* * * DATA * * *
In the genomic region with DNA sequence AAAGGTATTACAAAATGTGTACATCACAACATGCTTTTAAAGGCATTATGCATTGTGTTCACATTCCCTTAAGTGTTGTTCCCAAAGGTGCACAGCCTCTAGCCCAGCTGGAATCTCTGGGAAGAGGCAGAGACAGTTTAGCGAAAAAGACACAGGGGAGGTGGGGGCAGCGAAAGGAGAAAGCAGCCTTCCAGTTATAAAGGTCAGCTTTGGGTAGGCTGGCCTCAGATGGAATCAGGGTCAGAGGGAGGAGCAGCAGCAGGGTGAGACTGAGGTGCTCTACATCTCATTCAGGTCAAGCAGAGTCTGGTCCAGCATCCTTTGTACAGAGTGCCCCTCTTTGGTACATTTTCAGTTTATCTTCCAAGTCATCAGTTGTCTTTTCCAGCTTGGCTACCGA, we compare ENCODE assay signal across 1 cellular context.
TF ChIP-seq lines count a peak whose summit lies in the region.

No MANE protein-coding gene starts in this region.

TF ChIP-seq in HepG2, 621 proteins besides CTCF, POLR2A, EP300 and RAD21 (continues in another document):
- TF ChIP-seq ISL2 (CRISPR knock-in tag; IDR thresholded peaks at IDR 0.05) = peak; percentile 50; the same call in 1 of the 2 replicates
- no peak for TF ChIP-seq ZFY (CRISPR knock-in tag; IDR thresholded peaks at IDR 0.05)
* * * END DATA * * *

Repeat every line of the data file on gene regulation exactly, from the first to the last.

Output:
In the genomic region with DNA sequence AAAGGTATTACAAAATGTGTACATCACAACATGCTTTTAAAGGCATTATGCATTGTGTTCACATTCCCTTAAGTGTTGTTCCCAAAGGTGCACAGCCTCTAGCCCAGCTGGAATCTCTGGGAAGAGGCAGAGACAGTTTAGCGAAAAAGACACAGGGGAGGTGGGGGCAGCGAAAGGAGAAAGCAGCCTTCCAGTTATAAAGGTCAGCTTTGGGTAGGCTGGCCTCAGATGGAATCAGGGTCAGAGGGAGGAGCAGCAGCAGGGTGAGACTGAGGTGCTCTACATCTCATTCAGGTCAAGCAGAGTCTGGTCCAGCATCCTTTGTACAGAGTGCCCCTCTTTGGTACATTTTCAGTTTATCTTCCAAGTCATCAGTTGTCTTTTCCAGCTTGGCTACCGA, we compare ENCODE assay signal across 1 cellular context.
TF ChIP-seq lines count a peak whose summit lies in the region.

No MANE protein-coding gene starts in this region.

TF ChIP-seq in HepG2, 621 proteins besides CTCF, POLR2A, EP300 and RAD21 (continues in another document):
- TF ChIP-seq ISL2 (CRISPR knock-in tag; IDR thresholded peaks at IDR 0.05) = peak; percentile 50; the same call in 1 of the 2 replicates
- no peak for TF ChIP-seq ZFY (CRISPR knock-in tag; IDR thresholded peaks at IDR 0.05)